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Vikstroms Team Up for Online Chat

Posted: March 20, 2019

Understanding the underlying causes of cancer and the latest in treatment and genetic testing was the focus of the latest #OurDocTalk on the NorthBay Facebook page — despite a worldwide outage on the social media platform.

Oncologist Brian Vikstrom, M.D., and wife Karen Vikstrom, NorthBay’s genetic counselor, teamed up for the half-hour discussion on March 13. Because of the Facebook outage that day, the chat was recorded and posted on Facebook and YouTube later in the evening.

Karen Vikstrom explained that what happens with cancer involves gene mutations. Most are “random or sporatic” cancers but as many as 10 percent of cancers are hereditary, meaning the mutations were handed down in one’s family.

“It can be from either your mom or dad,” she explained. “And cancer occurs when the genes that control cell growth can no longer do their job because there are errors in the genes and that is the beginning of cancer.”

Treatment options have expanded in recent years, noted Dr. Vikstrom. “There are a lot of different treatments out there now. ... Beginning in the late 1980s a whole new class of drugs (biologics) came in and these include antibody drugs like Rituxin or Herceptin, which can be used to actually fight cancer cells,” he said. “We have since developed small molecular targets and a lot of these targets are pills that often have fewer side effects than the chemotherapy options we have, and some of these are used to treat people with incurable cancers and some are used to treat people with curable cancers.”#OurDocTalk

Interestingly, he said, advances in genetics are helping scientists develop drugs that can target specific mutations and fight cancer. “So a lot of our understanding of what causes cancer is growing hand in hand with treatment options that are being developed,” he said.

Karen noted that advances in genetics have found that one gene can cause different kinds of cancers — in different genders, for example. “A good example is breast cancer. The most common hereditary breast cancer is caused by the BRAC1 and BRAC2 genes. Well, BRAC2 can cause breast cancer in a woman and prostate cancer in a man,” she said. “A lot of people are surprised, especially men with prostate cancer are surprised, to learn they have a breast cancer gene that is actually the cause of their prostate cancer.”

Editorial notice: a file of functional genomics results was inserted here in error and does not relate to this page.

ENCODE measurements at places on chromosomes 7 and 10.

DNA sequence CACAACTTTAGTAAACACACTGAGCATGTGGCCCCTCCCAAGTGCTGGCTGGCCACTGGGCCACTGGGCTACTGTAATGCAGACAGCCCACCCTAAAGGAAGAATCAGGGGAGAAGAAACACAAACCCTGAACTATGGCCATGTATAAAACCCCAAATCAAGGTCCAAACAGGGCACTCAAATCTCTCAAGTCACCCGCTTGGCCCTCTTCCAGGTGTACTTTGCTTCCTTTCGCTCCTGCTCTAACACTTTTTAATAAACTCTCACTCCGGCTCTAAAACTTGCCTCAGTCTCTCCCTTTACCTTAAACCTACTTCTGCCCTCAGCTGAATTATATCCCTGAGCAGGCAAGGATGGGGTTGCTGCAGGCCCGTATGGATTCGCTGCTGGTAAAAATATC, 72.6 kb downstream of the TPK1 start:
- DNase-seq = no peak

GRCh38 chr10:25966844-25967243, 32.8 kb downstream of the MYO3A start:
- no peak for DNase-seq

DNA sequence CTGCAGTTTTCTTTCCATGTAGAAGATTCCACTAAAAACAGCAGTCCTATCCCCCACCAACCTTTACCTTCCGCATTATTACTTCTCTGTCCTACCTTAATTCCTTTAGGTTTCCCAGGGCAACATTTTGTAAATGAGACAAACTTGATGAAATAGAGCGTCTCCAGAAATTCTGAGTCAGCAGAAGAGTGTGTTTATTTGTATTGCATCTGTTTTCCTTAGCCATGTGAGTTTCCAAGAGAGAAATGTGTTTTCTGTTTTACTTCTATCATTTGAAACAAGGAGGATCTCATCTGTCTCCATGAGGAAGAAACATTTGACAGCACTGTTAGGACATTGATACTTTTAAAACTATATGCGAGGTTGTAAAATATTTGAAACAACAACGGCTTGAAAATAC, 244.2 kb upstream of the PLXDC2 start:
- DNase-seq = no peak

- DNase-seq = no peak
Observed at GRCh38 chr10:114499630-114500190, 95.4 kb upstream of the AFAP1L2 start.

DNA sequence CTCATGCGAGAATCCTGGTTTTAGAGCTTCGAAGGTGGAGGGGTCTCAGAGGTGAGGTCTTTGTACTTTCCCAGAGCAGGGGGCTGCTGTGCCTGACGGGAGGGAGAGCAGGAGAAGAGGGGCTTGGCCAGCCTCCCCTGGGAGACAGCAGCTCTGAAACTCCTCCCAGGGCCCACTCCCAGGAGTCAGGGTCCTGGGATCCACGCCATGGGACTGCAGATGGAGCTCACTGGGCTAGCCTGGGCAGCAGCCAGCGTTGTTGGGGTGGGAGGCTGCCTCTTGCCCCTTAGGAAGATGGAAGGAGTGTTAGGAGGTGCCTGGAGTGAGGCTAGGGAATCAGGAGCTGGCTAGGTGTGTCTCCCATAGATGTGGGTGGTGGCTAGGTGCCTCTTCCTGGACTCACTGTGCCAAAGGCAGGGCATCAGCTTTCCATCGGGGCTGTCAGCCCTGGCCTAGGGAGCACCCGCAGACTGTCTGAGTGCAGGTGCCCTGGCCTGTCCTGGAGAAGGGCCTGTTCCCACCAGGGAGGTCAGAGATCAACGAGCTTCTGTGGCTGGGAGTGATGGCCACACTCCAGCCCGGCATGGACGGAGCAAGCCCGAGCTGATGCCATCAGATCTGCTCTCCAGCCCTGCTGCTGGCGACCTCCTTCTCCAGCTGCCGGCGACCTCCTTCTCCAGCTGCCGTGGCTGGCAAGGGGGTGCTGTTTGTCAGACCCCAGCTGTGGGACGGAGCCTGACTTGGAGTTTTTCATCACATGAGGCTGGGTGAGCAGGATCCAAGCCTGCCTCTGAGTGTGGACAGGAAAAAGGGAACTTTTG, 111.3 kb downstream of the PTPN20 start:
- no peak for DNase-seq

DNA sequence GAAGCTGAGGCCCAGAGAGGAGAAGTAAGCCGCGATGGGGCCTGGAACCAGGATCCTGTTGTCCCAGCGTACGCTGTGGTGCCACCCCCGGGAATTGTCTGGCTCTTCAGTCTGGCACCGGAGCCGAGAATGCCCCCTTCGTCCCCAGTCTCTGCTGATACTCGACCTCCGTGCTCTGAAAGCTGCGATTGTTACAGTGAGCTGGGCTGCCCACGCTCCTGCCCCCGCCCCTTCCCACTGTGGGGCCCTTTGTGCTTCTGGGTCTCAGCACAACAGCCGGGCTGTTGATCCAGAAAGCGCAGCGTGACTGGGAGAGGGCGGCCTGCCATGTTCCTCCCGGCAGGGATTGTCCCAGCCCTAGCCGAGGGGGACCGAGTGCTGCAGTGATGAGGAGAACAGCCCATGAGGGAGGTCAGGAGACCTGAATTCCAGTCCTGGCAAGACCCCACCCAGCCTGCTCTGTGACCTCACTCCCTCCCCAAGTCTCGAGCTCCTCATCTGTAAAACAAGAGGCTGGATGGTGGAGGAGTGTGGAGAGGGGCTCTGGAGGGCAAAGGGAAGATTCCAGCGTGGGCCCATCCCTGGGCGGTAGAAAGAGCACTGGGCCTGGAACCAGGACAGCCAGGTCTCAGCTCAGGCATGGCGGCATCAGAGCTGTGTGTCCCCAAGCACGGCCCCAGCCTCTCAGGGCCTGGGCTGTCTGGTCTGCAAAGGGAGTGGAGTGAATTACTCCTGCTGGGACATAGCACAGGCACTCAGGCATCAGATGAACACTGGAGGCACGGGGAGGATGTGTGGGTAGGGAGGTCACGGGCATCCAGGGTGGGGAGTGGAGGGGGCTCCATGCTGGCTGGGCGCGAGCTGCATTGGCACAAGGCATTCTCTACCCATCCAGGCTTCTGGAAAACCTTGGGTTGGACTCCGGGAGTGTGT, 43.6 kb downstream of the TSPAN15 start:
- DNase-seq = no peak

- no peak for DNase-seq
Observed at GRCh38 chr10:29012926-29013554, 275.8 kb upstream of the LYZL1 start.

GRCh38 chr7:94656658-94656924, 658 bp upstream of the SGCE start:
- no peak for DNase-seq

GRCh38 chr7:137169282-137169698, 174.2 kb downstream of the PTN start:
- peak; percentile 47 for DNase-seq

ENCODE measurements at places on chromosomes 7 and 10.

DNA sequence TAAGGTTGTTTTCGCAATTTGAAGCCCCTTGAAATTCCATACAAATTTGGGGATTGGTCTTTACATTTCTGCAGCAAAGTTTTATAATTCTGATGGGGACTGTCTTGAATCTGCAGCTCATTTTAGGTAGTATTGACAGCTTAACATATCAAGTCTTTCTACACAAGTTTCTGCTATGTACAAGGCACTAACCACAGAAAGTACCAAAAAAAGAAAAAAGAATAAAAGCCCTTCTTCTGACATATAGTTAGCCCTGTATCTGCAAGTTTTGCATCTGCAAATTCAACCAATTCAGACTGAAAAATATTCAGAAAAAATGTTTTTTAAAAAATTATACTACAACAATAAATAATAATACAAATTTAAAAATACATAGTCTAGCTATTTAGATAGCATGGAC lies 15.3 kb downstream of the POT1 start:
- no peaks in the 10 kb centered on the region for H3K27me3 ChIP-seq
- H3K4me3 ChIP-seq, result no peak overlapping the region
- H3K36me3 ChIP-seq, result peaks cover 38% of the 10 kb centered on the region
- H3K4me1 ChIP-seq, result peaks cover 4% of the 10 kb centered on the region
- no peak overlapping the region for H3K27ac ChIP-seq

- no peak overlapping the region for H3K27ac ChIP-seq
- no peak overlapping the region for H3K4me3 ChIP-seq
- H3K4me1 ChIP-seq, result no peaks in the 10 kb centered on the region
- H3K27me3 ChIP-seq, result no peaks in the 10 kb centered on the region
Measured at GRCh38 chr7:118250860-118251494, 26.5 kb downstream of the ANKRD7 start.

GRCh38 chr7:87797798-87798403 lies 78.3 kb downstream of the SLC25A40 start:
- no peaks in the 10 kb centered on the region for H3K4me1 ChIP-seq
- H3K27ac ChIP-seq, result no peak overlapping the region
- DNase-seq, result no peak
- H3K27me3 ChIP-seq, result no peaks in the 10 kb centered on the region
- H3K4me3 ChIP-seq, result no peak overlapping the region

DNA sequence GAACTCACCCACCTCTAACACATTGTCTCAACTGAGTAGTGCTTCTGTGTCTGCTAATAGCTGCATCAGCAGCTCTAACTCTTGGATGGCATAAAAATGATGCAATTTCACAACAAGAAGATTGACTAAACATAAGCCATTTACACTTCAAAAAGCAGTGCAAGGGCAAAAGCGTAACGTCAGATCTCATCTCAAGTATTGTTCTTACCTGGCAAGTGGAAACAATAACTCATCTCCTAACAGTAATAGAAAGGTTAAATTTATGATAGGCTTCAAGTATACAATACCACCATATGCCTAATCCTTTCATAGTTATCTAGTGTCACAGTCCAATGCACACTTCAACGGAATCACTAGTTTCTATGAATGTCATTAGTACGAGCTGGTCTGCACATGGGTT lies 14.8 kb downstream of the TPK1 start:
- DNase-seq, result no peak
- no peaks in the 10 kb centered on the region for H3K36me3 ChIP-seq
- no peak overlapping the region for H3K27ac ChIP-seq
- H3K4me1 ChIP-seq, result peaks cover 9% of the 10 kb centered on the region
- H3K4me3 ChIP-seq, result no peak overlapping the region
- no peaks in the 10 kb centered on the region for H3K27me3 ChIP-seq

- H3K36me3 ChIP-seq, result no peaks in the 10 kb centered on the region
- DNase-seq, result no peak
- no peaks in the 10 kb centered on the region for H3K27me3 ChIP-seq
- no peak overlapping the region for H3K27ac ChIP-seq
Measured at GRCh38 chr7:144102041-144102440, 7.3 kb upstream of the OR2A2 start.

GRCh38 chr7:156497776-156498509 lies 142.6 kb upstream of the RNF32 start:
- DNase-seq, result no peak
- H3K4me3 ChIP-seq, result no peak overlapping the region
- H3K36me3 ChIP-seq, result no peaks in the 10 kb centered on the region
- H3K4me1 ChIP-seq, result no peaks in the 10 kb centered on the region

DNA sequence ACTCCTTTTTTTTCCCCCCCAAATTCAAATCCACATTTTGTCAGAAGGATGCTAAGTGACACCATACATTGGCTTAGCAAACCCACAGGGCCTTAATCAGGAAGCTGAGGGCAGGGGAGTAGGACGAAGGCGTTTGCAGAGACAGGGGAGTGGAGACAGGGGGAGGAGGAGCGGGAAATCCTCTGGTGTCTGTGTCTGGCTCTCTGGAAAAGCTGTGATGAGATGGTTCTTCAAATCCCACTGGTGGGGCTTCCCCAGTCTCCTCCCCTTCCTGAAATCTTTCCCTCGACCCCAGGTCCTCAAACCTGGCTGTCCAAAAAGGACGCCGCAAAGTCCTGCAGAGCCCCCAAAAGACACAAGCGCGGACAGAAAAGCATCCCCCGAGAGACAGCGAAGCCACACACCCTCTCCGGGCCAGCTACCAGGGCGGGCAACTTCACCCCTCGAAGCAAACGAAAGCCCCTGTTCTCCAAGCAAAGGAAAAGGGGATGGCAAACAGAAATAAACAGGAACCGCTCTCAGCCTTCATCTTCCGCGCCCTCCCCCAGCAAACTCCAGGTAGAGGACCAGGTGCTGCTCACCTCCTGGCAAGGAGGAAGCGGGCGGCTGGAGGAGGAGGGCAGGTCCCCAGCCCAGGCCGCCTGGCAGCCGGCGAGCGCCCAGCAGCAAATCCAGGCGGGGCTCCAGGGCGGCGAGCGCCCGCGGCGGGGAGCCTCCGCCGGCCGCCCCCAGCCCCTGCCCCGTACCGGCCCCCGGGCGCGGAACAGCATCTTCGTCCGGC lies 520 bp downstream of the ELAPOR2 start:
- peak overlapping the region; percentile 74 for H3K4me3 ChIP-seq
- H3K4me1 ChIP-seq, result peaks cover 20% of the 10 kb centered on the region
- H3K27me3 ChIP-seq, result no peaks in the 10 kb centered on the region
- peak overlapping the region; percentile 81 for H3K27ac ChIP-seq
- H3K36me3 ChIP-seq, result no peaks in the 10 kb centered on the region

Karen also explained the process involved in her work as a genetic counselor, including developing a detailed family history for a patient, which can indicate “red flags” that would lead to genetic testing.

“Red flags are if they are young, have a rare cancer, have both been diagnosed with cancer and have a family history of it,” she explained. Testing unaffected family members is also important “because we want to identify people who have that genetic background risk because then we start screening them very carefully. We have options for surveillance and screening but if they don’t know they are at risk, they may not get the screening.”

Carrying a certain gene mutation does not necessarily mean a person will develop cancer, she added. “You can carry these genes all your life and not get cancer. All we know is that you have inherited a risk and, depending on the gene, there are guidelines in place to manage the risk.”

The video of the chat is available on the NorthBay Facebook page (Facebook.com/NorthBayHealthcare) and on the NorthBay YouTube channel.